Last season, Thompson was trusted with the toughest defensive assignments, tasked nightly with forcing ball handlers from the middle of the floor. The Warriors coaches believed him to be a better defender than Andre Iguodala, who made the All-Defense first team, even though the on-court/off-court numbers strongly sided with Iguodala.
How Golden State planned its future has much to do with these coaches who no longer work there. Last season’s coaching situation was such a bloody mess that Warriors management isn’t sure of what it has with this current roster. Specifically, it isn't sure of how good Thompson and Harrison Barnes (who was also dangled in talks) are. But there’s an internal expectation that both players are better than what they have shown and will demonstrate that going forward.
Management believes the coaching staff that loved Thompson so much didn’t do enough for him offensively. The Warriors were last in the league in passes per game -- a stat Jerry West likes to derisively cite. Golden State is optimistic that next season will be different. Steve Kerr, another coach who happens to be a big fan of Thompson's, sweeps in with talk of Spurs-style motion offense and triangle-spacing principles.
Plays were almost never called for Thompson last season, but he would sometimes end up with the ball in isolation situations simply because the defense had thwarted the action. Critics would point to Thompson's lack of playmaking and pedestrian true shooting mark. His supporters at Warriors HQ would cite a situation that wasn’t conducive to his catch-and-shoot skill set. The Hawks revolve much of their offense around Kyle Korver. The Warriors weren’t nearly that intentional about using Thompson.
While there is a perception that certain pro-Thompson forces won out within the organization, the Warriors insist that final decision-making rests with majority owner Joe Lacob and general manager Bob Myers. Myers makes the ultimate recommendation, and Lacob holds veto power. The Warriors debate such matters with their other core basketball operations people (assistant GM Travis Schlenk, assistant GM Kirk Lacob, West and Kerr), but this is by design. This is part of what management considers its "internal due diligence," a process of many voices informing the final choice. Myers has the technical authority to ignore these perspectives but trends toward courting many opinions.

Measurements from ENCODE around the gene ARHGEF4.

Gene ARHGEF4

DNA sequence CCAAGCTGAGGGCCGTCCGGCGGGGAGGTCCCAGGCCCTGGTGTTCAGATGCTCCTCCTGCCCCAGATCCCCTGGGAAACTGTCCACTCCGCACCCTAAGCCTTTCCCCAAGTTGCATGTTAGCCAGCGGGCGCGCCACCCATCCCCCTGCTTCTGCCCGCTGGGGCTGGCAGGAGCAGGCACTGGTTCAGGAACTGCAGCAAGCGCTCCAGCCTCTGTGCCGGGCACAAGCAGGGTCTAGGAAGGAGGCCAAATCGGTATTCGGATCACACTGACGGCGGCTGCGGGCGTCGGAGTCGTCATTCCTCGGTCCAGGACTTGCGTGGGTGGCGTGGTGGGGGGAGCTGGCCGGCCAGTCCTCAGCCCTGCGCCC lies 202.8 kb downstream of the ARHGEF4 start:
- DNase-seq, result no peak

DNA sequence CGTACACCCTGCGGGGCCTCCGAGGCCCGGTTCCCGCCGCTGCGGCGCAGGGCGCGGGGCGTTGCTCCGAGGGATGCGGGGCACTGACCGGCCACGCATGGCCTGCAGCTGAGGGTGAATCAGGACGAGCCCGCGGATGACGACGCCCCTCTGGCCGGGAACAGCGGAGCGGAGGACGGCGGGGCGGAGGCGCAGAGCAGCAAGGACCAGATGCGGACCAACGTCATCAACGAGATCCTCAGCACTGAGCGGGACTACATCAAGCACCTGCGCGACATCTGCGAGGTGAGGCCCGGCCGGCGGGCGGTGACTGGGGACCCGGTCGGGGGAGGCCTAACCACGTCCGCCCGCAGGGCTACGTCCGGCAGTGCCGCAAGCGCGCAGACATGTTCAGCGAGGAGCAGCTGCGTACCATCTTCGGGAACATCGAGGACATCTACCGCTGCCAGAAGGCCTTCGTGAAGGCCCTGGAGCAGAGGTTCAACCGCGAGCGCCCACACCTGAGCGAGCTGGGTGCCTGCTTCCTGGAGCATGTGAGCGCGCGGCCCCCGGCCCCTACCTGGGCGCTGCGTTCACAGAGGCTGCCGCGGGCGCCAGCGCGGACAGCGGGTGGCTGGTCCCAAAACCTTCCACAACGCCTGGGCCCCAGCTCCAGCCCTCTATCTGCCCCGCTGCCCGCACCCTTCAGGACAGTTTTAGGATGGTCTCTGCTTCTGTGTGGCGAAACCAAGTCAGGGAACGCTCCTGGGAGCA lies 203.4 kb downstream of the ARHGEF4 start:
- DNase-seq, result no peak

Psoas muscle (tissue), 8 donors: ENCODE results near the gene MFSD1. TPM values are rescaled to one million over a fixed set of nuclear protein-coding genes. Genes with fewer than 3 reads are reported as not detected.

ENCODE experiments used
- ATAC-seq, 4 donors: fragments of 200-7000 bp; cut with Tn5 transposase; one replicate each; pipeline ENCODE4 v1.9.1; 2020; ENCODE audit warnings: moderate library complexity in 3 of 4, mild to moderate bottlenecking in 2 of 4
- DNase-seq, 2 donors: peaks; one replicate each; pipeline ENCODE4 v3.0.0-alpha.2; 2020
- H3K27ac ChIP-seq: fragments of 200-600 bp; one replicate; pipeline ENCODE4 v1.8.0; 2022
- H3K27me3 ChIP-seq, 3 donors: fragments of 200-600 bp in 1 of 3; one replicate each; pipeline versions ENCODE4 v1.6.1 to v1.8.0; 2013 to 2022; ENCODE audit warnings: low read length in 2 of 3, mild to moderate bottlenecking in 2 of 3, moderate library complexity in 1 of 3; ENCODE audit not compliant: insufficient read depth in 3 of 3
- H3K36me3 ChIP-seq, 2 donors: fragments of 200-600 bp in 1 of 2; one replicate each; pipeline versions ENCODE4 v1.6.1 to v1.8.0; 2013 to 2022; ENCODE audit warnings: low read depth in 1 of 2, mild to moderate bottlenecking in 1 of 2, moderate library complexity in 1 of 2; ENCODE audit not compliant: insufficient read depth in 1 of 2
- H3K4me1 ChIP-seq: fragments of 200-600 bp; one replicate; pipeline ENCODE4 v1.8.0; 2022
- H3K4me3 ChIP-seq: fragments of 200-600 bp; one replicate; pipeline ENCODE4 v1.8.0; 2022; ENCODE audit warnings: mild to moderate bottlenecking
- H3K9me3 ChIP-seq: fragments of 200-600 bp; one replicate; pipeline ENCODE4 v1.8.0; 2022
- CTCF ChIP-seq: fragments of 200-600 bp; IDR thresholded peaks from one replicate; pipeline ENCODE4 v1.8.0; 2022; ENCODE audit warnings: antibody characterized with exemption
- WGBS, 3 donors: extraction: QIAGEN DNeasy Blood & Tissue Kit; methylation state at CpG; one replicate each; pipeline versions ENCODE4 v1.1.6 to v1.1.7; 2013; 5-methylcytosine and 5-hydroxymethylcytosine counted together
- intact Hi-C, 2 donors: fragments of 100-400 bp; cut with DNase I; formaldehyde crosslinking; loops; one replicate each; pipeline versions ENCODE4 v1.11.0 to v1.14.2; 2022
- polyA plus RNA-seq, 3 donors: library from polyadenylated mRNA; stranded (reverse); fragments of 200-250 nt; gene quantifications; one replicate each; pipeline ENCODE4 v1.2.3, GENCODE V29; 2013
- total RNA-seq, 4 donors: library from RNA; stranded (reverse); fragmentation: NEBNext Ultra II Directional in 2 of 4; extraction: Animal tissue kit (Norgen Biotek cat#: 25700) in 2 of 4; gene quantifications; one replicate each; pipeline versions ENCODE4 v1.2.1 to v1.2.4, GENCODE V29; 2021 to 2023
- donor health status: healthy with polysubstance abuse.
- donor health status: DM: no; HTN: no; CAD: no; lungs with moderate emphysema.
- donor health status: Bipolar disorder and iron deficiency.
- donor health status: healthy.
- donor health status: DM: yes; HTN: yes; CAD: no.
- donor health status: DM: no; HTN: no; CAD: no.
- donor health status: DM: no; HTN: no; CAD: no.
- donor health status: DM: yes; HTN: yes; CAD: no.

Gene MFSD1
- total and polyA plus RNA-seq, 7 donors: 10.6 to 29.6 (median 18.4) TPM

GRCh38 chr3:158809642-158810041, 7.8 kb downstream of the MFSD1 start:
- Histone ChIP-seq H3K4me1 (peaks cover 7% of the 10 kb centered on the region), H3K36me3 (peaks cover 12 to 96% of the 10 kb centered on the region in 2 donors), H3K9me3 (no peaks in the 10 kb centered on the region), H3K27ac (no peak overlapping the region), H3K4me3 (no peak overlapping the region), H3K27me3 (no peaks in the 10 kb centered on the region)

Is this a chaotic “too many chefs” problem or simply an open-minded organization that favors inquiry over ego? It really depends on how successful you deem the decisions.
What's curious about Golden State’s wisdom-of-crowds approach is it produced a different result from what a majority of NBA observers (including yours truly) would have advocated. In our ESPN Forecast polling, the Warriors would have roughly tripled their title chances with a Love acquisition.
It’s not like Lacob is apathetic at the prospect of winning a championship. He’s a maniacal presence on the sideline of every home game. He’s laying the groundwork for a stadium in San Francisco. He has every incentive to triple Golden State’s title chances, if such a thing is possible.
“Only we know all the details of such discussions that may or may not have occurred,” Lacob wrote in an email discussing the trade. “And, if it even needs to be said, nobody wants to win as badly as we want to win. We have invested our money, our time, our reputations.”
Fair or not, those reputations are in the hands of Klay Thompson, the good soldier. If he fails to markedly improve and Love thrives in the spotlight, this summer will be viewed as a disaster.
It wouldn’t be that way in a bygone era. We never would have known of this almost-deal, or at least wouldn’t have cared so much. This is the new reality, though. By doing nothing at all, the Warriors have made a big, risky trade for their own player.